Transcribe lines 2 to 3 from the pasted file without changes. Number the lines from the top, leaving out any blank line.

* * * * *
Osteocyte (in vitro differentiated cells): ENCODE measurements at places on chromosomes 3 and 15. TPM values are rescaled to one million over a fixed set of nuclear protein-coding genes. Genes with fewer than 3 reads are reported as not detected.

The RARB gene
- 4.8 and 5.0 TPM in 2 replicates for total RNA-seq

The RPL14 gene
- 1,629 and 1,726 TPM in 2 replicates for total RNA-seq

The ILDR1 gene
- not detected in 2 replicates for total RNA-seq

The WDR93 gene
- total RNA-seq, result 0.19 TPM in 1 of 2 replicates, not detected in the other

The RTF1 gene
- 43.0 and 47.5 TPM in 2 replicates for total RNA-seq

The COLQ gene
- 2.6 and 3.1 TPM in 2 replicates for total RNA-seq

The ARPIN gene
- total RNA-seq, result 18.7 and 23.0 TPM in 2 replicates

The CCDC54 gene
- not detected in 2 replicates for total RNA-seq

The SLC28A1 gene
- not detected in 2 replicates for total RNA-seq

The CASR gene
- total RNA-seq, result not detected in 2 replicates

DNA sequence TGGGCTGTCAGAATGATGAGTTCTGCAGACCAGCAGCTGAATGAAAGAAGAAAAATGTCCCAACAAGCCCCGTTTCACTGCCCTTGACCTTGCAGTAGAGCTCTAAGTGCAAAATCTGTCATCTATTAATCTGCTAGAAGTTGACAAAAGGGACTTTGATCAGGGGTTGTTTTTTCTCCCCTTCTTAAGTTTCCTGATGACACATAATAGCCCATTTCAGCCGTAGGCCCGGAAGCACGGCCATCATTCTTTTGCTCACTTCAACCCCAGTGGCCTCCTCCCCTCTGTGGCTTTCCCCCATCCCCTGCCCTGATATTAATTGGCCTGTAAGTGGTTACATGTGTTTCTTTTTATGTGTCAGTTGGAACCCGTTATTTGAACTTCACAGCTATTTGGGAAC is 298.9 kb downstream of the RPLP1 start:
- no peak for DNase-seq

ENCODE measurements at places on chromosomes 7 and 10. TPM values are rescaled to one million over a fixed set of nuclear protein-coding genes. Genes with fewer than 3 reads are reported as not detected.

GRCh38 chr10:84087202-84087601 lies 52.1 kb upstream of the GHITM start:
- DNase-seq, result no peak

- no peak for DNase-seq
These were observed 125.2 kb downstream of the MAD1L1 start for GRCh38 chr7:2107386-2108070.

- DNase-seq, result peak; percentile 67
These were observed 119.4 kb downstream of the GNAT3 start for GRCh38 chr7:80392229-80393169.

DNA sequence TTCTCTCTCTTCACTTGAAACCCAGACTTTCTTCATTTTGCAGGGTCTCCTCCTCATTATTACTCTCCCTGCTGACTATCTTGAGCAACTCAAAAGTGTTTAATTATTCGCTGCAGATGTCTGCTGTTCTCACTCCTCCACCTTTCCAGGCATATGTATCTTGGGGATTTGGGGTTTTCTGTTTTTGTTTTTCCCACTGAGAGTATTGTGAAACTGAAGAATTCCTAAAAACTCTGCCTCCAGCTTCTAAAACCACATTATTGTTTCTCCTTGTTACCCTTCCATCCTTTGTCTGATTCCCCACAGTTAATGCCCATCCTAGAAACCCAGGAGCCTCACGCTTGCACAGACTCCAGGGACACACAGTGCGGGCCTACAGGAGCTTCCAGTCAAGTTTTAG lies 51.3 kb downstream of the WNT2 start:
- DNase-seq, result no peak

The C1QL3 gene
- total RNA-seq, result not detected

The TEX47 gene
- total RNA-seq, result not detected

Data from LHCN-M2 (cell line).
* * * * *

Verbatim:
The RARB gene
- 4.8 and 5.0 TPM in 2 replicates for total RNA-seq